Sunday, July 19, 2009

CONFLICTED: One Word to Explain How Doctors Feel about Reform

Failure is easy to deal with, but what about success?


Never let a crisis go to waste

Rahm Emanuel, Obama Chief of Staff

In the current debate over health care reform, "rationing" has been a dirty word. Meeting last month with five governors, President Obama urged them to avoid using the term, apparently for fear of evoking the hostile response that sank the Clintonsattempt to achieve reform.

Peter Singer, "Why We Must Ration Health Care," New York Times Magazine, July 19, 2009

These days one word book titles about health reform issues are the rage. There is CRITICAL, Senator Tom Dashle’s tome about the need for a single payer system – written in anticipation of his becoming Obama’s man as Director of Health and Human Services. Then there is CATASTOPHE, which expresses Dick Morris' outrage about Obamacare. Finally, there is FREE, a book about free digital services, and CHEAP, a book devoted to discount services.

Soaking the Rich and Not So Rich

Free or cheap health care services financed on the back of the rich seem to be the wish of House Democrats. Soaking the rich also has an irresistable political cachet among Obamanites. Proposed tax increases now approach 52% of income for the very rich, those making $1 million or more, higher than in any European country.

History will judge if punishing the "rich," many of them athletes, entertainers, CEOs and physicians, others entrepreneurs who create new products, employ new people, and serve as the main source of innovation simultaneously rescues the economy and covers the uninsured, or if surtaxes on the rich, i.e. those making more than $250,000, is simply two cheers for socialism.

Prospects for Naming A New Book

In any event, I’ve been mulling what to call a new book on what doctor’s really think about the prospects of Obamacare. OBAMACARE is over-used. Besides I’ve already written a book OBAMA, DOCTORS, AND HEALTH REFORM (IUniverse, 2009).


I’ve even thought of VICTIMS. After all, since World War II, doctors have been the victims of our own success. No social-technologic enterprise exceeds the demand for modern medicine and its success in prolonging life, restoring function, delaying the inevitable, and in America at least, draining the federal and business coffers.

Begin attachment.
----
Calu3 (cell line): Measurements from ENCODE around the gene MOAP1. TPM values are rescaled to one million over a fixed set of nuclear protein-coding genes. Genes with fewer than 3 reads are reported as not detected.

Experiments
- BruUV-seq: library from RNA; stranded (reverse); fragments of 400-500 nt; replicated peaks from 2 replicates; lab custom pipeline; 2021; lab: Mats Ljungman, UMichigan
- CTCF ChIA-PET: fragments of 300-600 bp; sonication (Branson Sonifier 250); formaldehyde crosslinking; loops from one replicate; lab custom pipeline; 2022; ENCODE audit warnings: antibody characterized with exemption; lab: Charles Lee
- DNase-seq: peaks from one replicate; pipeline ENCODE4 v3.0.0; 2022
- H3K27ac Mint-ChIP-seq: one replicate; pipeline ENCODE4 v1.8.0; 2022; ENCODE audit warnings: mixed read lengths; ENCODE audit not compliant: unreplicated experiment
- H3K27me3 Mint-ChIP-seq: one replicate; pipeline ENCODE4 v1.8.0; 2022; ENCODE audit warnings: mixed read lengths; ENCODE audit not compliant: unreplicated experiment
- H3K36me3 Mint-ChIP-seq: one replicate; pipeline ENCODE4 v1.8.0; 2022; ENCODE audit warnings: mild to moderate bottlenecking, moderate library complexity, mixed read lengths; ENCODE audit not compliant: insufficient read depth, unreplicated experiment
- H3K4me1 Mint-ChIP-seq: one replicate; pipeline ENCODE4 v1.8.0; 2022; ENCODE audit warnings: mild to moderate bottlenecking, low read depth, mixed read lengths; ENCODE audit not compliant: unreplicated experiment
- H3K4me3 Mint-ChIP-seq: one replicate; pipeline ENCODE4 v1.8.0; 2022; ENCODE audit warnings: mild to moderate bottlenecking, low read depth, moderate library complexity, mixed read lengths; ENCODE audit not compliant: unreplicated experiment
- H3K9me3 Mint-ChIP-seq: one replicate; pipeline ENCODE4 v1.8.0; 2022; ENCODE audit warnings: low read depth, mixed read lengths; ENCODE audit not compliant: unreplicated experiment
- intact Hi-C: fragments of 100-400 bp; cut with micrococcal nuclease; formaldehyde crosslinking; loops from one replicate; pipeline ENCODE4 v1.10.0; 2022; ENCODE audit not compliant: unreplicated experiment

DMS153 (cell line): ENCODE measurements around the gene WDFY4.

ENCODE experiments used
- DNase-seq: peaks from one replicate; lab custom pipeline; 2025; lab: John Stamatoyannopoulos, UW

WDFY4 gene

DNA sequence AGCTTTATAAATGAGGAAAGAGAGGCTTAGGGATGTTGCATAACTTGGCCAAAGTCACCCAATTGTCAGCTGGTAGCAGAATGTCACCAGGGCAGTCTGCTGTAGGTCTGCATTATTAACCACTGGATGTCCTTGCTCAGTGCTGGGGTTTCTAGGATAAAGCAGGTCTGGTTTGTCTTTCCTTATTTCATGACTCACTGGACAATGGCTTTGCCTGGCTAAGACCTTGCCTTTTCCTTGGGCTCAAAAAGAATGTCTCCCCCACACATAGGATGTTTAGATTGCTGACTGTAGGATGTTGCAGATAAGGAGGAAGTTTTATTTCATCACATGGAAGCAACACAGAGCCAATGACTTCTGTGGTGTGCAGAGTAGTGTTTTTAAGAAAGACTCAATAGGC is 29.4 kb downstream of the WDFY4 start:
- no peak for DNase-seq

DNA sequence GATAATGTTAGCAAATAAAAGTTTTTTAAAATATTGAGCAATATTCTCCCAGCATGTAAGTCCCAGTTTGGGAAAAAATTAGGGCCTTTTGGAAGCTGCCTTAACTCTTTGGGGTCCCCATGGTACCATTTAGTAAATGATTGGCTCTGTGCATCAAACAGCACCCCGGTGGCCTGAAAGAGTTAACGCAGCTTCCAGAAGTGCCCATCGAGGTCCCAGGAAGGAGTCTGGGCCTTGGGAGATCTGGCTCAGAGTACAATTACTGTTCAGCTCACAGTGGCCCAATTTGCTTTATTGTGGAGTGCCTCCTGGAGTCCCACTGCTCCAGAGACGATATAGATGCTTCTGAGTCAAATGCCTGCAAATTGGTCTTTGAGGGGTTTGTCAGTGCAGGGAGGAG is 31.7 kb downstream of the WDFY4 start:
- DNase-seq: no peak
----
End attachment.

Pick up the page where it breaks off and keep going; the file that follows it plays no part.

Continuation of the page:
Politically, how does one cut off the money-consuming and money-generating spigot of life-saving and life-prolonging half-way technologies? Obama thinks he has the answers - prevention, electronic management tools, and coordinated care- but the director of the Congressional Office of Management and Budget disagrees and says these tools will not fundamentally change costs of care or "bend the cost curve".

Other One-Word Titles

Because of President Obama’s tactics of rushing a huge, hastily written, sweeping health care bill through Congress without time to debate the consequences, indeed without even time to read and ponder 1018 page bill, physicians are hesitate to endorse it. He has propelled this bill forward in the names of,

- saving the American economy,

- preserving American global competitiveness,

- lowering health costs through savings by investing trillions,

- imposing individual, business, and health plan mandates,

- turning 1/6 of the American economy upside-down to remove a perceived moral blight by not covering the uninsured,

To highlight the Obama views and physician reactions to them, I have come up with these one-word titles for my new book.

• STAMPEDE, STEAMROLLER, BULLDOZER - These titles speak for themselves, but they strike me as too negative.

NOW, RUSH, MOMENTUM - These stem from the Obama strategy to grab the economic crisis by the ears to further his political advantage.

BROKEN – This is the liberal’s favorite pejorative about the health system, even though 80% of covered Americans say they like their coverage.